ADHD and conflict

It’s ADHD awareness month. Why? Because it can be a crippling condition to live with.

As the number of people diagnosed is significantly increasing, it’s no longer time NOT to be aware of the daily impact for those that live with it or are around people with it. 

This condition is particularly close to my heart as I have family and close friends who struggle through life with ADHD.

ADHD prescriptions have doubled over the past decade. 1.5 million Australians now receive medication for the condition, and it’s estimated that 5% of kids and 2.5% of adults have it – many undiagnosed.

Once considered a childhood disorder,  ADHD is now acknowledged to persist into adulthood in 50–65% of individuals, according to the ADHD Institute. The lockdowns triggered many adults to consider what gets in the way of their thinking and stress levels. 

Studies show that ADHD symptoms are related to the biology of our brains. People can be irritable, frustrated, and have angry or emotional outbursts.  They can find it difficult to pay attention, concentrate, and remember things. They can be impulsive and hyperactive.  But they also have a superpower that others don’t. The ability to feel emotions deeply and pick up on what’s going on without having to say it.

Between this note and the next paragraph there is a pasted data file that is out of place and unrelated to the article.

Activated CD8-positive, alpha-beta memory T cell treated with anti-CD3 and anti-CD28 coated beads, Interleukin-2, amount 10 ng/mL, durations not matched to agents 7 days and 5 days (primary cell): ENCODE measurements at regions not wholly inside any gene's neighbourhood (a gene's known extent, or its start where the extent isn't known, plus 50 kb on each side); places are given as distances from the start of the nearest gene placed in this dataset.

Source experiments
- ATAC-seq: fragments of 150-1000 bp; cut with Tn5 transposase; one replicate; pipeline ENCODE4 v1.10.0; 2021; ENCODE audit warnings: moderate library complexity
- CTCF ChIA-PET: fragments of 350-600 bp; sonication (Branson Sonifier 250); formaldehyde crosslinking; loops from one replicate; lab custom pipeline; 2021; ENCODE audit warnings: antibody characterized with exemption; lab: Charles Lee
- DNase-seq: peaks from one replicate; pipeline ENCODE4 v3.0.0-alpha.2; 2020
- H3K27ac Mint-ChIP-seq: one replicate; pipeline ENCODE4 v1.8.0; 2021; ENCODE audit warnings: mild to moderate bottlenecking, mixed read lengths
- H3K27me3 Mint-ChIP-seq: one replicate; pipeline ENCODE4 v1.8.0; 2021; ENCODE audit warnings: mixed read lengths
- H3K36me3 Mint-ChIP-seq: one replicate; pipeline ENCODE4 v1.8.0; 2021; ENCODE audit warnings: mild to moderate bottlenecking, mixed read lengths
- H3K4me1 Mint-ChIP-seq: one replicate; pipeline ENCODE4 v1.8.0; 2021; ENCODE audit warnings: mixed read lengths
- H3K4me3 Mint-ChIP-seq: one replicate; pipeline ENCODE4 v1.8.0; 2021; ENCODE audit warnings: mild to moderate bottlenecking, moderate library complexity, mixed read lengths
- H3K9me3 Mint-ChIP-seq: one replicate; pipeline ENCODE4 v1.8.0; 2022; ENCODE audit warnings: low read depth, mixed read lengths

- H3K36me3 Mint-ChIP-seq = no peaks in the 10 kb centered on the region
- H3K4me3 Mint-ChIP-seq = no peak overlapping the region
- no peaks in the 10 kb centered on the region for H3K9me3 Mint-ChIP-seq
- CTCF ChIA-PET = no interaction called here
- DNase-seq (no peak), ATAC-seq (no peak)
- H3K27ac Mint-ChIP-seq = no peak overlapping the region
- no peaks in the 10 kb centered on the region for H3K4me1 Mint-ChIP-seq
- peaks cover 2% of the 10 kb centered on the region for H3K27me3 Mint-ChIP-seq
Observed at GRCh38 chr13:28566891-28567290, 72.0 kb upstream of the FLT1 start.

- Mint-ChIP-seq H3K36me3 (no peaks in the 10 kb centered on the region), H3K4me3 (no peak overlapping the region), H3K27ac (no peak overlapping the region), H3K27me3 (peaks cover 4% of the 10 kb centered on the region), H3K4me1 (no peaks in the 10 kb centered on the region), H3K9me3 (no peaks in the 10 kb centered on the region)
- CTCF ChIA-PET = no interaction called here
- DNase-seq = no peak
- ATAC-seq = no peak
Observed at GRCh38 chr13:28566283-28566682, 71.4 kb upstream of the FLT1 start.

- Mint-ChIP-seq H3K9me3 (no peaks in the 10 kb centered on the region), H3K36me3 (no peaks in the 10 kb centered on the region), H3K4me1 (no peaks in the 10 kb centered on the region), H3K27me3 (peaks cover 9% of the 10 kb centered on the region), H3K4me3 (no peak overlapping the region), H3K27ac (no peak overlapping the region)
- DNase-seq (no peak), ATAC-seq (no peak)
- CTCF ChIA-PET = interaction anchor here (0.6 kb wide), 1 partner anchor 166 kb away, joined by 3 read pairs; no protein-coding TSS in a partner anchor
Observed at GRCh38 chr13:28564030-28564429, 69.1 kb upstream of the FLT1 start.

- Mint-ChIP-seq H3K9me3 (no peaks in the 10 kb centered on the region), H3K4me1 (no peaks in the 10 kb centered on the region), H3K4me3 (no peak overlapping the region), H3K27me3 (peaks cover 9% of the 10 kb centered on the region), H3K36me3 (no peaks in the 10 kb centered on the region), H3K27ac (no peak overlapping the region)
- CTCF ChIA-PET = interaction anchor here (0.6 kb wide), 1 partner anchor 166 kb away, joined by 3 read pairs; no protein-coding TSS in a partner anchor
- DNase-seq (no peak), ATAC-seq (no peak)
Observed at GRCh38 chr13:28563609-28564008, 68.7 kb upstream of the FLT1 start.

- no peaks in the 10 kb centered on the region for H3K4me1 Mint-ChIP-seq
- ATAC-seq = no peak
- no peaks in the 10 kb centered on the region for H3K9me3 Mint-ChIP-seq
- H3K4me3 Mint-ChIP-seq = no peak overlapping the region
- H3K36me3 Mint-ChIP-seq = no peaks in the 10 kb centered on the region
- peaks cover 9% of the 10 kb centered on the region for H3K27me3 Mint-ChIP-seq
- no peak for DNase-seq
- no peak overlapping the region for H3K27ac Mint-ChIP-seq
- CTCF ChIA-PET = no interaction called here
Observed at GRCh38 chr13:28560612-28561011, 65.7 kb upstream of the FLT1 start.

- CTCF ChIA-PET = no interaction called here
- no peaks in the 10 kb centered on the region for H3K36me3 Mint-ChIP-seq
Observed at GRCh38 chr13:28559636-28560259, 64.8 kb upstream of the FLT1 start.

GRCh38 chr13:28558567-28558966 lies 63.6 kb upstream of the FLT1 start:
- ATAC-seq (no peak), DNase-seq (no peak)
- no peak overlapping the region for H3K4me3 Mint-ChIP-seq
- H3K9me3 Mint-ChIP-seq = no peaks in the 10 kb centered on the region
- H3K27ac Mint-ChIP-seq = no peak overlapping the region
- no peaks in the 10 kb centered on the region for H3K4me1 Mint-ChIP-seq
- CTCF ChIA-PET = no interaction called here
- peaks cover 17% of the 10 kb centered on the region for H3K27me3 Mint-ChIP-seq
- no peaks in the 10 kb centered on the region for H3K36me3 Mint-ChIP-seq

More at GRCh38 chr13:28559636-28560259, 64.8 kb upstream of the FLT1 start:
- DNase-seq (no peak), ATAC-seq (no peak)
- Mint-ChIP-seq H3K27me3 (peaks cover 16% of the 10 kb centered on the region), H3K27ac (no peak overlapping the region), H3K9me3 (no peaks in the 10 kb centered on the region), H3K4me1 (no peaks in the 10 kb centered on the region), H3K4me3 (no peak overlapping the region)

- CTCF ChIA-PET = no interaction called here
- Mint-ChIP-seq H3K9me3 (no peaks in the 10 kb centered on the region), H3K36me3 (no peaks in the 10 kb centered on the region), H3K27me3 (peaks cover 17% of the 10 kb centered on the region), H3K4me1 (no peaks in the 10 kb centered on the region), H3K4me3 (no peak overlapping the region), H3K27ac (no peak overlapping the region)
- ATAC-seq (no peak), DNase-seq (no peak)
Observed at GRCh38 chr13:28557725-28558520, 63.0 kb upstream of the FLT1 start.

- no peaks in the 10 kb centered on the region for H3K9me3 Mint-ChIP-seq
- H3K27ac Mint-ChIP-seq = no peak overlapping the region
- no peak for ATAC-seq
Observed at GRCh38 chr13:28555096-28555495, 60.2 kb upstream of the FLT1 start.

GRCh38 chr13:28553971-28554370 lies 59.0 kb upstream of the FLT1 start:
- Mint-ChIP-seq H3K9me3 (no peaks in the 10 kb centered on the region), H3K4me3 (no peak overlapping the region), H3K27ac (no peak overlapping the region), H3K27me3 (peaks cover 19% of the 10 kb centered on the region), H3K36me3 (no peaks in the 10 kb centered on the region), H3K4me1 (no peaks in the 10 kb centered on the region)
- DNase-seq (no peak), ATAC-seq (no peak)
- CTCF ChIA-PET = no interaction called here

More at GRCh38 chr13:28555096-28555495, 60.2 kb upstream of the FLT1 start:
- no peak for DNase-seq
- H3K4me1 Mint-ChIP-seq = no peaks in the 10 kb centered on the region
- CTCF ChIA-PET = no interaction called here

It can be tough if you’re on the receiving end of their frustration. But it’s not personal. It’s about how they are not able to regulate their emotions.

Sometimes it creates unhealthy conflict. People living with ADHD are often aware of their communication style (although not so much in the moment they respond). This places them in near-permanent stress responses. How exhausting! Learning to live with how their brains’ work is a permanent and tiring challenge.

They don’t need to work around us. We need to work with each other. There is huge potential to create workplaces where conversations about ADHD, and other conditions, impact how neurodiverse individuals collaborate and manage themselves.

At the root of it is compassion. Then education. Try and remember – sometimes, when people respond in ways that seem to create conflict or even avoid it, it might have absolutely nothing to do with you. I suggest that is the case most of the time – whether people have ADHD or not.

Watch this fabulous 11 min short doc on ADHD and the role we can play. 

If you loved this then you might just be super keen to learn about our kickarse culture programs and workshops. Send me a note if you’d like to have a chat.